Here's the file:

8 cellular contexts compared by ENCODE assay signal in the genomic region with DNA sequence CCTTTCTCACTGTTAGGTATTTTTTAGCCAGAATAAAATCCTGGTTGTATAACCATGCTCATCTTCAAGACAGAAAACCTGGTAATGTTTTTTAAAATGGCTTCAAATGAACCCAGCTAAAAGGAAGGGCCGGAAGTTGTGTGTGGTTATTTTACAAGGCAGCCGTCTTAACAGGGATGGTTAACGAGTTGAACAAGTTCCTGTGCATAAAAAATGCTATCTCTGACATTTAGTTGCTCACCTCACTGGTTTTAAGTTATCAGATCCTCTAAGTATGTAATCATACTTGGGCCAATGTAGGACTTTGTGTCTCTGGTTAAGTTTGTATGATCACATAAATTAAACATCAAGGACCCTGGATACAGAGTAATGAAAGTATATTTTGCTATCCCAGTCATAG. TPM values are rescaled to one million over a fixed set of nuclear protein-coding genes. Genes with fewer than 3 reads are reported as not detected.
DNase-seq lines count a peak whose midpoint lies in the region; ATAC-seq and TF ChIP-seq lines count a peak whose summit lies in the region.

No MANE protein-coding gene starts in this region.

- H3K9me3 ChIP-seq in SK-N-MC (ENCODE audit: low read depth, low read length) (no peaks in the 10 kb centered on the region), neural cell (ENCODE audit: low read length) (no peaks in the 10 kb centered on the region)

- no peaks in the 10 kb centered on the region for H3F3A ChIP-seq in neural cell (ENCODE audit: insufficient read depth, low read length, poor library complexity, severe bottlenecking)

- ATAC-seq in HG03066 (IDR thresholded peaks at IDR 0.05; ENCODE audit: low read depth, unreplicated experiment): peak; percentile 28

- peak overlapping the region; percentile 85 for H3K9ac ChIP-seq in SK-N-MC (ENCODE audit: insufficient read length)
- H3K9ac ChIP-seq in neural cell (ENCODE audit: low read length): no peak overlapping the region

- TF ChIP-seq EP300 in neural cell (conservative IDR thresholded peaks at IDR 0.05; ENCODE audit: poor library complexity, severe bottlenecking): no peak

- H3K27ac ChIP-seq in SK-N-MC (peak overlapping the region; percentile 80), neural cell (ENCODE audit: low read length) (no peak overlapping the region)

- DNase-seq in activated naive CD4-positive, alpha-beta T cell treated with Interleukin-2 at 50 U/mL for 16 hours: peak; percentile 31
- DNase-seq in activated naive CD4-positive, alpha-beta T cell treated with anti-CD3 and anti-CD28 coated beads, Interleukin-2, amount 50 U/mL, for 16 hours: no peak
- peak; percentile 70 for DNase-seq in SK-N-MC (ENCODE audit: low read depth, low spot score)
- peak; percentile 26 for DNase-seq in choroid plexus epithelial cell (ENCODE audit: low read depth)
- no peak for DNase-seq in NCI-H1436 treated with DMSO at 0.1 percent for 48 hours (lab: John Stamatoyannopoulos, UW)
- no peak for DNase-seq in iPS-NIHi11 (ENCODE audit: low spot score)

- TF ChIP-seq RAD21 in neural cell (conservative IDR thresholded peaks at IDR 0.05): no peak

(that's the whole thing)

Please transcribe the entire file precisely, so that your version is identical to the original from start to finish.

8 cellular contexts compared by ENCODE assay signal in the genomic region with DNA sequence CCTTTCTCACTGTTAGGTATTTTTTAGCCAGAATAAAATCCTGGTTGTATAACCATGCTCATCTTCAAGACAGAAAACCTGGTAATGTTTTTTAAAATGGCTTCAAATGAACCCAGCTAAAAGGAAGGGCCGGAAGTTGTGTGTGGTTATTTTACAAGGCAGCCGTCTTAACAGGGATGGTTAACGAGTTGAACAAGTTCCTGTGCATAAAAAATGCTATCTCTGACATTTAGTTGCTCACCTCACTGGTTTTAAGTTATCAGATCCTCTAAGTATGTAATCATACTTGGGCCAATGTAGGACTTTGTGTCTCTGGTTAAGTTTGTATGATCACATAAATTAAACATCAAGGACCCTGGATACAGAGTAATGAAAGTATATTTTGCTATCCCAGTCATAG. TPM values are rescaled to one million over a fixed set of nuclear protein-coding genes. Genes with fewer than 3 reads are reported as not detected.
DNase-seq lines count a peak whose midpoint lies in the region; ATAC-seq and TF ChIP-seq lines count a peak whose summit lies in the region.

No MANE protein-coding gene starts in this region.

- H3K9me3 ChIP-seq in SK-N-MC (ENCODE audit: low read depth, low read length) (no peaks in the 10 kb centered on the region), neural cell (ENCODE audit: low read length) (no peaks in the 10 kb centered on the region)

- no peaks in the 10 kb centered on the region for H3F3A ChIP-seq in neural cell (ENCODE audit: insufficient read depth, low read length, poor library complexity, severe bottlenecking)

- ATAC-seq in HG03066 (IDR thresholded peaks at IDR 0.05; ENCODE audit: low read depth, unreplicated experiment): peak; percentile 28

- peak overlapping the region; percentile 85 for H3K9ac ChIP-seq in SK-N-MC (ENCODE audit: insufficient read length)
- H3K9ac ChIP-seq in neural cell (ENCODE audit: low read length): no peak overlapping the region

- TF ChIP-seq EP300 in neural cell (conservative IDR thresholded peaks at IDR 0.05; ENCODE audit: poor library complexity, severe bottlenecking): no peak

- H3K27ac ChIP-seq in SK-N-MC (peak overlapping the region; percentile 80), neural cell (ENCODE audit: low read length) (no peak overlapping the region)

- DNase-seq in activated naive CD4-positive, alpha-beta T cell treated with Interleukin-2 at 50 U/mL for 16 hours: peak; percentile 31
- DNase-seq in activated naive CD4-positive, alpha-beta T cell treated with anti-CD3 and anti-CD28 coated beads, Interleukin-2, amount 50 U/mL, for 16 hours: no peak
- peak; percentile 70 for DNase-seq in SK-N-MC (ENCODE audit: low read depth, low spot score)
- peak; percentile 26 for DNase-seq in choroid plexus epithelial cell (ENCODE audit: low read depth)
- no peak for DNase-seq in NCI-H1436 treated with DMSO at 0.1 percent for 48 hours (lab: John Stamatoyannopoulos, UW)
- no peak for DNase-seq in iPS-NIHi11 (ENCODE audit: low spot score)

- TF ChIP-seq RAD21 in neural cell (conservative IDR thresholded peaks at IDR 0.05): no peak